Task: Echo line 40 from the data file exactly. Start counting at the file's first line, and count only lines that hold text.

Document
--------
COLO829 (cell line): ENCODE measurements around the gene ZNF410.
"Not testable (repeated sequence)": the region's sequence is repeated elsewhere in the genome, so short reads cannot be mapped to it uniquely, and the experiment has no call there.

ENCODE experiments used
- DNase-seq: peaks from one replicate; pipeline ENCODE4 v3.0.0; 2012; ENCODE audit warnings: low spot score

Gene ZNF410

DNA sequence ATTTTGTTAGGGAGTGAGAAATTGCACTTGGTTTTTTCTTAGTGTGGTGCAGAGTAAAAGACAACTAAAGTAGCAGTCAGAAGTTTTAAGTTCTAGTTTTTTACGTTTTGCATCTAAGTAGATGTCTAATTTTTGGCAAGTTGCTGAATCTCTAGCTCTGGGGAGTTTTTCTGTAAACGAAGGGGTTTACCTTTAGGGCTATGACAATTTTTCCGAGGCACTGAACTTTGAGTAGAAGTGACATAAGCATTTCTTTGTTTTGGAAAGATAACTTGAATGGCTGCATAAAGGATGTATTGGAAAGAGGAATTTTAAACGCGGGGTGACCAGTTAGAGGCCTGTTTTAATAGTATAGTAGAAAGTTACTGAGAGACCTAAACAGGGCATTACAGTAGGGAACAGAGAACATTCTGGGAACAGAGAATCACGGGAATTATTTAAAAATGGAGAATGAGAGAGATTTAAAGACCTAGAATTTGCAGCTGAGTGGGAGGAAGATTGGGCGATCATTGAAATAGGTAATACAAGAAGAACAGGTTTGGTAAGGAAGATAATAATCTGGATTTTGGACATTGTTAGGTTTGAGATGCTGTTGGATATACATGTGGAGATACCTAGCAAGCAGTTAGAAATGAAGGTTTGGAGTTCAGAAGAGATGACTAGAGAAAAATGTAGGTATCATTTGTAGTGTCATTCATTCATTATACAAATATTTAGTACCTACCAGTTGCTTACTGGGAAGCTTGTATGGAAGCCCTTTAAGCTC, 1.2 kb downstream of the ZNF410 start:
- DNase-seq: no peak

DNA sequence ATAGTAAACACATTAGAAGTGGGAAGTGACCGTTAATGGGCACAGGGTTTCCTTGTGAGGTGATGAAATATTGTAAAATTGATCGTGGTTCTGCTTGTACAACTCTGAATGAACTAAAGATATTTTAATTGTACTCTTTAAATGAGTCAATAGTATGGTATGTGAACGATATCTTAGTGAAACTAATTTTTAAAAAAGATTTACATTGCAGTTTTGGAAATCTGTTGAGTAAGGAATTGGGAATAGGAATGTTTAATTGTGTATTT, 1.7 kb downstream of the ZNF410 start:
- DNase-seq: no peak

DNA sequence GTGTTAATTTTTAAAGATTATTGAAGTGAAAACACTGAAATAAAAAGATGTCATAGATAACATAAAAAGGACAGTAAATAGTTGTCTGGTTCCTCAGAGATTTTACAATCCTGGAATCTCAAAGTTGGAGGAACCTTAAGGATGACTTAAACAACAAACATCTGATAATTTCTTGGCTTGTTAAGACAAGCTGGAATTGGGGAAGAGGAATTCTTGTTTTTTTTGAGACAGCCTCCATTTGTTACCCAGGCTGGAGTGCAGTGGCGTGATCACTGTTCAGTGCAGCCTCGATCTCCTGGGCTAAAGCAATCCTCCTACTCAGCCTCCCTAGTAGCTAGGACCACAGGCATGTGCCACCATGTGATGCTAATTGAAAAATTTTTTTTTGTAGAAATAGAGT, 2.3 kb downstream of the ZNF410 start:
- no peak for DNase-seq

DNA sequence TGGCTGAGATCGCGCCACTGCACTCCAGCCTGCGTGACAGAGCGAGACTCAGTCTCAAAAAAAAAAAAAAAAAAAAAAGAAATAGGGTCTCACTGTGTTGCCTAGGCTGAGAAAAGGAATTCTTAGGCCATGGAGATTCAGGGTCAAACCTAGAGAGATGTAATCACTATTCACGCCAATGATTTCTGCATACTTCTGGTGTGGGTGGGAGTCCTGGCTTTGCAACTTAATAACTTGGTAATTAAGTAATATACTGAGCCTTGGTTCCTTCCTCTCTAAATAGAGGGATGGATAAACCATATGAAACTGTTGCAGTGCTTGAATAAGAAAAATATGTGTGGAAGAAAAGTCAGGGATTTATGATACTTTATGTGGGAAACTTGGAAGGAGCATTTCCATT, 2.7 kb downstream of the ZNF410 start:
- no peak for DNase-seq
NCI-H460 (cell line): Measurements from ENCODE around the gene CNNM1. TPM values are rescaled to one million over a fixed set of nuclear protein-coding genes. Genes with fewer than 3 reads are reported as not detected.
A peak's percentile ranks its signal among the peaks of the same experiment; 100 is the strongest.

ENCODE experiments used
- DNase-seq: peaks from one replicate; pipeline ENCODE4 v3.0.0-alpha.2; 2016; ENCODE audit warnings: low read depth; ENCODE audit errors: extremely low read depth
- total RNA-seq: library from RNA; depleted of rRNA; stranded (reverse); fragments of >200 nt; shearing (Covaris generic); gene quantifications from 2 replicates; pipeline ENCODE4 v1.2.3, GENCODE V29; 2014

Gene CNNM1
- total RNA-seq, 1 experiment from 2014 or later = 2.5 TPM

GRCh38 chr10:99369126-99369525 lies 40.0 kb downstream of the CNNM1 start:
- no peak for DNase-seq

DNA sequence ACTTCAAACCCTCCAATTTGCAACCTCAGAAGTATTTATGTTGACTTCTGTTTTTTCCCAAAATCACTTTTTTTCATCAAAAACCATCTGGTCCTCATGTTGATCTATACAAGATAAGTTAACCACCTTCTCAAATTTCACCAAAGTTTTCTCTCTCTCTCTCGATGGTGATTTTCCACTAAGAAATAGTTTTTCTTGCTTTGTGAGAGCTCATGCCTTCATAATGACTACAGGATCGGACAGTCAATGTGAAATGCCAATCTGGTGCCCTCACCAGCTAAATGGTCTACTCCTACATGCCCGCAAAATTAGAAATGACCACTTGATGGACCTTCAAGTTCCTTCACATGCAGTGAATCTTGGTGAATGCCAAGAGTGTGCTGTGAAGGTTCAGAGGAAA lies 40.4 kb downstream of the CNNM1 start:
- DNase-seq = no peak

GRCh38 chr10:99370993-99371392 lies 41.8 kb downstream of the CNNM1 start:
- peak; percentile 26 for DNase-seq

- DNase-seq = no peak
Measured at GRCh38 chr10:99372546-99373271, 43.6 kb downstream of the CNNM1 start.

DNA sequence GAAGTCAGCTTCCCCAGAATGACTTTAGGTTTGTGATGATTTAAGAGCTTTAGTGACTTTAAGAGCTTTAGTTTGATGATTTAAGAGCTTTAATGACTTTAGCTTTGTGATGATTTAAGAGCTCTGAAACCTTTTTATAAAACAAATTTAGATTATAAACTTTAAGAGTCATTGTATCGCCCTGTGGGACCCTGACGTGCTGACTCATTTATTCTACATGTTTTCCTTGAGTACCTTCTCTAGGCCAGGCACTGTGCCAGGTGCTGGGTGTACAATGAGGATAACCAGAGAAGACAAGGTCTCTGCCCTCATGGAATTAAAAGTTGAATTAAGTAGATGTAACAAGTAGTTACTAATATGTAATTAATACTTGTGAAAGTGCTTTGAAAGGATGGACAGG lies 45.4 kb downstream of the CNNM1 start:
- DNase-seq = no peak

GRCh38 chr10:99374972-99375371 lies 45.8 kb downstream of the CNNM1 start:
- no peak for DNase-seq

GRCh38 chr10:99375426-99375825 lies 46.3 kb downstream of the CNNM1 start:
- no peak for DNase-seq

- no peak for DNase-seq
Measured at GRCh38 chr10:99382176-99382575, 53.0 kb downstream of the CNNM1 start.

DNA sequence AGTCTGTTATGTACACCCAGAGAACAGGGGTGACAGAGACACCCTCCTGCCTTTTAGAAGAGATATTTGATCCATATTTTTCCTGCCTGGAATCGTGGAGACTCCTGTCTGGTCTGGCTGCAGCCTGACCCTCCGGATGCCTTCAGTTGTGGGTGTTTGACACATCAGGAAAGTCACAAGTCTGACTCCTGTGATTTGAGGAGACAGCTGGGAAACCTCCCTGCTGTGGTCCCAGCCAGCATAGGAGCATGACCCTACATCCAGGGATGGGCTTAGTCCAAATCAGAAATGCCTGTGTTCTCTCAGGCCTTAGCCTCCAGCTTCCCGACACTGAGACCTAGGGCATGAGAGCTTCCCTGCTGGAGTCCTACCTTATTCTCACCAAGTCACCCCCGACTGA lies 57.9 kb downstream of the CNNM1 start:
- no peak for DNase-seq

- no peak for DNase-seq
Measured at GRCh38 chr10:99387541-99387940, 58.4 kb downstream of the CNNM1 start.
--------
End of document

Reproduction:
Measured at GRCh38 chr10:99387541-99387940, 58.4 kb downstream of the CNNM1 start.